Last Wednesday I went to the barn to work with Alfie. My boy was feeling frisky and energetic so I free lunged him in the arena – basically, he gets to run around and do whatever he wants. He cantered, he bucked, he even jumped a 2ft jump that was set up. My 27 year old horse was acting like a 5 year old. It was an amazing site to see.
On Thursday evening, I’m driving home from a visit with my mother when I get a call from Regina, the barn manager, telling me that Alfie was very lame again – this time, it was his back left foot. My heart sank. I asked if he needed the vet that night and she said it could wait until the next day. So on Friday morning I called the vet and was able to get Alfie seen that afternoon. The vet checked out his foot, nerve blocked his foot to confirm in fact it was his foot causing him pain, and finally resorted to taking some X-Rays to try to figure out what was happening with his foot. The vet even checked to see if possibly it was an abscess but all the usual diagnostic steps to check for an abscess came out negative.
The vet took a look at the images and saw nothing wrong. So the diagnosis was – he didn’t know. He felt he had slightly injured his coffin joint while playing in the snow. He recommended pain medication and stall rest for a few days. After hearing this, I cancelled the farrier who was supposed to come and change out the shoe on the good foot. This was the weekend we were going to ride after 6 weeks of healing/rest. I couldn’t believe how he was perfectly fine one day and literally crippled the next. My poor Alfie.
I got to the barn yesterday morning and my boy was feeling better, the pain medication was helping. I gave him a kiss and told him I was gonna have a lesson with Martini but we would hang out after I was done.
My lesson with Martini went very well. It’s been a long time since I rode him, and although I was a little rusty in the beginning, we ended on a high note.
After my lesson, I took Alfie out of his stall to walk him in the arena. The vet said he could be walked if he was up to it. Well, he was up to it. As soon as we got into the arena he started to trot. I promptly stopped him and told him that we are only walking because his foot needed time to heal.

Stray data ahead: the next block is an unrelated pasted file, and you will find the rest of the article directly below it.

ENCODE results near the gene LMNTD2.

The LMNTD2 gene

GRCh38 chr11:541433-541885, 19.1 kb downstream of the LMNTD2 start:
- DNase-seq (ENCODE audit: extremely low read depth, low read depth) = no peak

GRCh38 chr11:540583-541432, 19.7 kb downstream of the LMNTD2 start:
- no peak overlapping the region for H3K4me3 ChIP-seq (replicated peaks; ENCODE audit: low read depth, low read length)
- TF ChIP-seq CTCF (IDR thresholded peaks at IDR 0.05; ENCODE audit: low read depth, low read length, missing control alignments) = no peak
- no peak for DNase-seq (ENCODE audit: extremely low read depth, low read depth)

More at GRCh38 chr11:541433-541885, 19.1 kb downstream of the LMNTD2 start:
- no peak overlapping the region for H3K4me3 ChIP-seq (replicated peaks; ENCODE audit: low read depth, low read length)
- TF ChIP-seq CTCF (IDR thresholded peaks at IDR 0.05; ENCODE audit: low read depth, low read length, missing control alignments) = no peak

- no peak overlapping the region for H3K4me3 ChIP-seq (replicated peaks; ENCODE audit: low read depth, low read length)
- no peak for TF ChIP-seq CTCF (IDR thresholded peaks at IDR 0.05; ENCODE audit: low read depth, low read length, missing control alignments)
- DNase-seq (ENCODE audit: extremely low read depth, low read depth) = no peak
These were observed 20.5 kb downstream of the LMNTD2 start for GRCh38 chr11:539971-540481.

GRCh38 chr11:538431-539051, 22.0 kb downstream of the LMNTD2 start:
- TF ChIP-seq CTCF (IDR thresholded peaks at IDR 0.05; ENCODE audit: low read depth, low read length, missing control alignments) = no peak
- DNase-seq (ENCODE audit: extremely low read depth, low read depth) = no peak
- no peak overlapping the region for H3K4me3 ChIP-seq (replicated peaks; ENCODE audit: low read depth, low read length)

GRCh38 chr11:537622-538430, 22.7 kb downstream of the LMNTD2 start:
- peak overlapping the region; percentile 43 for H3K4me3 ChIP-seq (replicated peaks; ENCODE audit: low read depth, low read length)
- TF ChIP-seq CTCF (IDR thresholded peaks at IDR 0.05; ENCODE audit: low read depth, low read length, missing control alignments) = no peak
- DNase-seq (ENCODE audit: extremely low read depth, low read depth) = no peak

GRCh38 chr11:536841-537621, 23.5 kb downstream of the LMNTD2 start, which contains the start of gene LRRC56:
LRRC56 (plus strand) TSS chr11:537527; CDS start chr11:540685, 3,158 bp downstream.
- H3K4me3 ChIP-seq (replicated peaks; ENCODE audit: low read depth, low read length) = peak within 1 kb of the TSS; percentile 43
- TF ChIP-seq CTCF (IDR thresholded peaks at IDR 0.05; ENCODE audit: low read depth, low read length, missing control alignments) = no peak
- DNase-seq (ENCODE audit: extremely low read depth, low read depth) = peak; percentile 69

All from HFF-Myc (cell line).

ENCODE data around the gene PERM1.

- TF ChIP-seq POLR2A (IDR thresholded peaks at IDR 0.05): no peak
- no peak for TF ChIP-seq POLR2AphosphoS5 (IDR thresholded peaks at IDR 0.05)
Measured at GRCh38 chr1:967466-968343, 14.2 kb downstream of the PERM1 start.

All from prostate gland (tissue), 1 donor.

I left the barn feeling very down. The last 6 weeks of worry over Alfie’s foot have really taken its toll on me. Just when the issue with his front foot got fixed now there’s a new issue with one of his back feet. Even though the vet didn’t seem overly concerned, not having an actual diagnosis for what was wrong was upsetting.
Curled up on the couch with my cats, watching TV, my cellphone dings. It’s a text message from Regina. She asks me if I’m sitting down. Now, with Alfie, this can really go either way, good or bad. I text her back and anxiously wait for her message to come through. Staring at the 3 blinking dots – indicating she’s typing her message – my heart starts to race and I feel my anxiety level jump. And then the message comes through. I just stare at it with such disbelief.
It was an abscess in his back left foot. It popped open, gunk and all. I turn to my husband and just start crying, it was an abscess, he didn’t hurt his coffin joint, it’s not a soft tissue injury, he shouldn’t need a follow up visit with the vet for an ultrasound, it was just an abscess.
Relief and shock, and a bit of slight irritation as the vet visit was extremely expensive, and all it was – an abscess. An abscess that hid itself so well as to avoid detection by the vet and the vet’s tools. A sneaky abscess indeed.
I texted the farrier to let him know it was an ABSCESS and he, like me, was super relieved to hear that.
I got to the barn today to see my boy was in his paddock with his friends. I went to get him and he eagerly and soundly walked through the snow to greet me. We walked to the barn, me looking at him putting full weight on the foot that only the day before he was crippled, my heart starts to smile.
Once in the barn, with the help of Regina, she lifts up some of his hair and sure enough, at the base of his coronary band, there is a slit, about 1 inch long, with 2 holes where the infection burst open. The wound is clean, and looks good and is draining so no wrapping of his foot is necessary.
We head into the arena and do groundwork, trotting, walking, some light lunging, and he is happy to be moving. I tell him we are gonna ride as soon as the farrier comes.
I left the barn tonight feeling good. The farrier is coming tomorrow, which means, Alfie and I can ride on Tuesday.
Horse ownership. It’s not only a financial investment, it’s an emotional one. I often refer to myself as Alfie’s mom. And in a lot of ways I am. Owning a horse is a multi role function. Sometimes I am “mom”, other times I’m his “partner”, other times I’m his “friend.” No matter how you identify your role with your horse, the one emotion that should be constant is love.❤️🐴